During this fall, I am teaching an adult education class in which we study sections of the Talmud dealing with the holidays of the year. The goals of the class are both to have some exposure to the way Talmudic discussions are structured and to discuss some customs of the holidays. Some of the customs are well known, others less so but each sheds some light on the significance of the practice of the holidays.

I intend to use my blog to summarize the classes after they have been held so that those who were not able to attend could learn from the texts as well.

Our first subject was the holiday of Sukkot and we began with a study of the first section of the Mishna in the tractate of Sukkah. The Mishna begins with the statement that a sukkah which is more than 20 cubits tall is “pasul”, can not be used as a sukkah.

In the Gemara, the commentary on the Mishna, (which together with the Mishna forms the Talmud) we read 3 different ideas as to why there might be a height restriction on the sukkah.

The first, from the teacher known as Rabbah,  notes that the Torah says, about Sukkot, “l’maan yaydu dorotaychem”, that your generations should know that I (God) made you dwell in Sukkot when  I brought you out of Egypt. The word “know” leads Rabbah to explain that if the Sukkah were too high, one wouldn’t “know” that one was inside a structure since the roof was so high above one’s head that it would not feel like one were inside.

The second opinion, from Rabbi Zera, notes that we have to dwell in the shade of the Sukkah, which the Rabbis identify as meaning the s’chach, the covering of the Sukkah. This opinion reasons that if the Sukkah is too tall, one would be dwelling for most of the day in the shade of the walls and not the shade of the roof.

Finally, there is the opinion, taught by Rava,  that we are supposed to build the Sukkah as a “temporary” dwelling and that a Sukkah that was over 20 cubits high could hardly be considered “temporary”. Each of these interpretations refers to either a verse in the Tanach or a particular Rabbinic tradition.

The next discussion we studied concerned the fact that according to the mishna, a child who “does not need his mother” is obligated to be in the Sukkah. The Rabbis discuss how one determines that the child does not need his mother.

There are two opinions to this question. The first from the school of Rabbi Yannai teaches rather bluntly, that the child has to be toilet trained and does not need his mother to clean him.

The second, from Rabbi Shimon Ben Lakish,  is that a child does not need his mother if he doesn’t wake up from sleep calling: “Mother”.

In a charming comment on this idea, there is a note that many older children (the word used is gedolim and that might refer to adults as well) wake up and call for their Mother. So, the text is amended to read: the child who wakes up “calling Mother, Mother”. In other words,  the child deemed too young to be in the Sukkah is one for whom calling out  isn’t just a reflexive action but one which reflects a sincere need for the mother to come to the child’s aid. This is proven by the fact that the child calls out twice.

We discussed this at length. Either way, it is clear that the operative principle is that  men (women were exempt from being in the sukkah  according to the Mishna) did not want to have to bother with children in the sukkah, either because of the cleaning needs of the child or because of the disruption in the peaceful atmosphere of the sukkah that would come with a crying child. Either way, it seemed to reflect the reality of those times in which fathers were not accustomed to spending much time with their very young children. Obviously times have changed in many ways and we should all maintain that the youngest child, and of course, their mothers, should be in the Sukkah as often as possible.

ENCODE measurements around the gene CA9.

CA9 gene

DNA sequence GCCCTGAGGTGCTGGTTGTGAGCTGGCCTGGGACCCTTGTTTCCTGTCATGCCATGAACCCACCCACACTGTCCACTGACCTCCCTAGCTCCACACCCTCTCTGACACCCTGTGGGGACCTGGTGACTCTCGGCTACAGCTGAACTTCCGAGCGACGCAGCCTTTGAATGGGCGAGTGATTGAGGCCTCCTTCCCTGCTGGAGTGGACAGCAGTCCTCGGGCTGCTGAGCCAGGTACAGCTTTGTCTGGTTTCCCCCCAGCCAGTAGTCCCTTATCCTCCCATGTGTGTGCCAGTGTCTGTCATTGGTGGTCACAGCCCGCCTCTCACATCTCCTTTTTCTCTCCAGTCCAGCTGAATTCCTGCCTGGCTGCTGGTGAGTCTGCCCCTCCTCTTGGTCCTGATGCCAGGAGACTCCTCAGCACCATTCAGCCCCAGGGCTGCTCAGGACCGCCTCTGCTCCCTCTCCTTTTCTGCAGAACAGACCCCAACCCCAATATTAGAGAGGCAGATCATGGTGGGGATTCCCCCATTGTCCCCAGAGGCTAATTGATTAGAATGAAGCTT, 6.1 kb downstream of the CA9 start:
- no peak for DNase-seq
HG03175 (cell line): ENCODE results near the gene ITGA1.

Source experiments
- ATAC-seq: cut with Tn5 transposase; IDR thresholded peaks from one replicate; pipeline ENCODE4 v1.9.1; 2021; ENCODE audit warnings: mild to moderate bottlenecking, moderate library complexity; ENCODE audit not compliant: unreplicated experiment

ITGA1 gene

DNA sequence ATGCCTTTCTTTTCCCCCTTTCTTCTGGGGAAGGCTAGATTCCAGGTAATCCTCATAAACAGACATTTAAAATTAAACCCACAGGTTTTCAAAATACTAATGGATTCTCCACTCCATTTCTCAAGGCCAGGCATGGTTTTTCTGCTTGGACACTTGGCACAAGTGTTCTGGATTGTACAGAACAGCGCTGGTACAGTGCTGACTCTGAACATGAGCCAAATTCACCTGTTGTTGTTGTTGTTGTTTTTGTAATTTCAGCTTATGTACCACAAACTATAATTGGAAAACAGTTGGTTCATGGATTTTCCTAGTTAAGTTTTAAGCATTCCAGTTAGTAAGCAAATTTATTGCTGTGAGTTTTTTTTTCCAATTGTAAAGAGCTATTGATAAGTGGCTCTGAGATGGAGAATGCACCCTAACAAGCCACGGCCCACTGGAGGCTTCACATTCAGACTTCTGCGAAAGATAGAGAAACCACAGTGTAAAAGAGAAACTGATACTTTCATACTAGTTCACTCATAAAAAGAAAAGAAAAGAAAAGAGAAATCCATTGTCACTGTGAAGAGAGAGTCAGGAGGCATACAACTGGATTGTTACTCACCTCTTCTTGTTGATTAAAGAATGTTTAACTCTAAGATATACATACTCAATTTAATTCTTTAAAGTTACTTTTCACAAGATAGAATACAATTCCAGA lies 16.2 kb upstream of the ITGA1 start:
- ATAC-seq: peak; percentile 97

Finally, we discussed briefly the beautiful tradition which states that when it rains, one can come in from the Sukkah when the food is ruined by the rain dripping through the roof. One Rabbi, Rabbi Yosef,  notes that he has a lower threshold and comes in even when some of the schach just happens to fall but he claims that this is because he is very fastidious. This raises an interesting point: sometimes some of us have different criteria than others regarding our observance of certain customs. While there is a clear delineation of expectation involved in halacha, Jewish law, occasionally individuals find areas in which they are less inclined to observe to the letter of the law. The implications of Rabbi Yosef’s statement are worth considering.

In regard to rain in the sukkah, the Mishna had mentioned a parable. If it rains in the sukkah, it is compared to a slave who comes to fill a cup of wine for his master and he poured the pitcher over his face.

The question asked in the Gemara is: “Who is the “he:”? Who poured wine on whom?” The answer is that it is the master who, for whatever reason, poured the wine in the face of the servant saying: “I have no desire for your service”.

In this case, it appears that the Rabbis are teaching that rain in the sukkah shows that God does not desire us to be in the sukkah. Some might see this as reflecting a failure of one kind or another on the part of the people who built the sukkah incurring God’s anger and causing rain, which is usually considered a blessing, to fall. Or perhaps it is the simple statement that God does not want us to be in the Sukkah if we’re uncomfortable in the rain and would rather have us enjoy the holiday inside the house.